Transparency and disclosure needs to happen with the pharmaceutical industry for reasons such as this as well as many others, in order to correct what we have historically relied upon for conclusive proof, which is the scientific method. More importantly, research should not be conducted in a way that the sponsor cannot in any way interfere in such ways described in this article, which would require independent clinical trial sites with no involvement of the drug maker. And clearly, regulation has to be enforced not selectively, but in a complete fashion regarding such matters. Public awareness would be a catalyst for this to occur, after initially experiencing a state of total disbelief that such operations actually are conducted by such people, of course. We can no longer be dependent on others for our optimal health. Knowledge is power, and is also possibly a lifesaver.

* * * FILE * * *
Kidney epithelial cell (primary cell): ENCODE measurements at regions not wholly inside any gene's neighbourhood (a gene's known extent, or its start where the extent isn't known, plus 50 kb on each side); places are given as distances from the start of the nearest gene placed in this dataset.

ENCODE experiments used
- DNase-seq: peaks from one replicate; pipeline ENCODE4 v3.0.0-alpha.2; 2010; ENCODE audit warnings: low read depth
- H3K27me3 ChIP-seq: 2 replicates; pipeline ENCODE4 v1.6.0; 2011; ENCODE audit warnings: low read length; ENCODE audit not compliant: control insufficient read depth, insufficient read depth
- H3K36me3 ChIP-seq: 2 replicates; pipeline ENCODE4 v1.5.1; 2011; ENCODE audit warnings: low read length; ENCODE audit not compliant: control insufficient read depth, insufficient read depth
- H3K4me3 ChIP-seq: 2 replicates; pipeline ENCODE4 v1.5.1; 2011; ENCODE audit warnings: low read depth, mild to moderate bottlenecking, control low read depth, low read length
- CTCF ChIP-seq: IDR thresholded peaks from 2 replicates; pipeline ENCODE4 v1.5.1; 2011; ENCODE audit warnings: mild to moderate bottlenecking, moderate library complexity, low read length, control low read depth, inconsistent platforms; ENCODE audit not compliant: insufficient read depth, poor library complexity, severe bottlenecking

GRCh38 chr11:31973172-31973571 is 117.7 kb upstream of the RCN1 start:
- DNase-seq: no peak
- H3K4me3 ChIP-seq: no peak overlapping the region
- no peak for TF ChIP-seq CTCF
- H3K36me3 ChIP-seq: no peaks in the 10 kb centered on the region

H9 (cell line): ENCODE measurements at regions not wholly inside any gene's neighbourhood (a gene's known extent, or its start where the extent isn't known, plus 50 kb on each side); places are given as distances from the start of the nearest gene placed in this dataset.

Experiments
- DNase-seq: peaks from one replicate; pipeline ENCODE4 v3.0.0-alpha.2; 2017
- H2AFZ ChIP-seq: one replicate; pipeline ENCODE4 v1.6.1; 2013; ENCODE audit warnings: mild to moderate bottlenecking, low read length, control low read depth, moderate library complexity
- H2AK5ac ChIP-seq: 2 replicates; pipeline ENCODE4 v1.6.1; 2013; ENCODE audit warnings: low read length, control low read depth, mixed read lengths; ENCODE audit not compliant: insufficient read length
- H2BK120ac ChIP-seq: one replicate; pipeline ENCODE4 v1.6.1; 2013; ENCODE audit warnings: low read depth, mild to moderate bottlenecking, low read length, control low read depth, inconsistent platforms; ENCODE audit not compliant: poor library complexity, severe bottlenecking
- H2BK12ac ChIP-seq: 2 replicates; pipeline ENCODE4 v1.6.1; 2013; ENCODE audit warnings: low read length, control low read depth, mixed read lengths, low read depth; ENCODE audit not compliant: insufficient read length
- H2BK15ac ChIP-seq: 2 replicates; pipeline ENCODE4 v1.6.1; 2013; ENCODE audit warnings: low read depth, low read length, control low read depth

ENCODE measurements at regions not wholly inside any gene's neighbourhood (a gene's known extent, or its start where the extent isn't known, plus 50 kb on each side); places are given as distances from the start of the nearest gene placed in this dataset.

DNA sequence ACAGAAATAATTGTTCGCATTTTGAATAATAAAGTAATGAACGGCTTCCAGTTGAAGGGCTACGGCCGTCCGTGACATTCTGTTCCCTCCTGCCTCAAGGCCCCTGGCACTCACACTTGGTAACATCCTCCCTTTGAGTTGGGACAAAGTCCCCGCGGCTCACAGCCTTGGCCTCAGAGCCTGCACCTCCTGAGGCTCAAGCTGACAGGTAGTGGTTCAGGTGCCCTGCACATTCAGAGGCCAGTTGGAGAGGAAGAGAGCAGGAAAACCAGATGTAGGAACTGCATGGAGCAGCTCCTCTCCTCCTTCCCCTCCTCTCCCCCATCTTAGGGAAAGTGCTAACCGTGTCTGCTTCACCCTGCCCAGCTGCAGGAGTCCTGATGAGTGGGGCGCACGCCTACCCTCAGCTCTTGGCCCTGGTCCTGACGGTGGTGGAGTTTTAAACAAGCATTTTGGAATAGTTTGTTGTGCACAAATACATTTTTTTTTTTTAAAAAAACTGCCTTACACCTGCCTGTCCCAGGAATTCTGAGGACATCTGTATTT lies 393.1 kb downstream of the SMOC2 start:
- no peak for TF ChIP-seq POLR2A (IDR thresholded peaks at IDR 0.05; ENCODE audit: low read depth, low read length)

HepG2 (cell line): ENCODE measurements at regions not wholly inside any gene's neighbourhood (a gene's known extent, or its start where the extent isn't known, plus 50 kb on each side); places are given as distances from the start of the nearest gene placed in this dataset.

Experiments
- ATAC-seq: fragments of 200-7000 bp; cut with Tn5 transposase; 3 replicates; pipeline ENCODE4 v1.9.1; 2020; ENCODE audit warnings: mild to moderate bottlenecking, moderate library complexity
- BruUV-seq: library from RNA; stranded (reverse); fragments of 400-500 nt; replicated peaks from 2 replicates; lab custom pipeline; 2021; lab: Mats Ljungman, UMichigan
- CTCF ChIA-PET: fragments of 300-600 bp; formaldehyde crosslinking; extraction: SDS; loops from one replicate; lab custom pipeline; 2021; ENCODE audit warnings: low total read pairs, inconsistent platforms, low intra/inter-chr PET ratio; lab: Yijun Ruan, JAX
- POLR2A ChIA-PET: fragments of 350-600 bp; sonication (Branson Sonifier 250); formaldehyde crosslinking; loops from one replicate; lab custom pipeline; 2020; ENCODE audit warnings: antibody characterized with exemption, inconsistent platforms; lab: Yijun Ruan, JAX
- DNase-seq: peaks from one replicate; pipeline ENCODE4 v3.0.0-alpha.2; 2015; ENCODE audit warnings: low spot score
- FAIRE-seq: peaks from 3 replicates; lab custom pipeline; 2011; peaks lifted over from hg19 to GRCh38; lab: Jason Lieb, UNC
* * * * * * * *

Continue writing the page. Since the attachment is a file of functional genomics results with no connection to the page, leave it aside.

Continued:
“Ethics and Science need to shake hands.” ……. Richard Cabot
Dan Abshear
Author’s note: What has been written was based upon information and belief.

The Observer said...

The Department of Public Health seems to maintain the kind of policies that give an edge to private sector profits instead of the health, safety and welfare of Massachusetts citizens. This is not necessarily an overt unethical decision but rather a reflection of the lack of vision and an unwillingness to commit to new preventive polices. Transparency is a good thing but DPH policy makers and management generally respond to new ideas as members of a culture committed to sustaining what they know.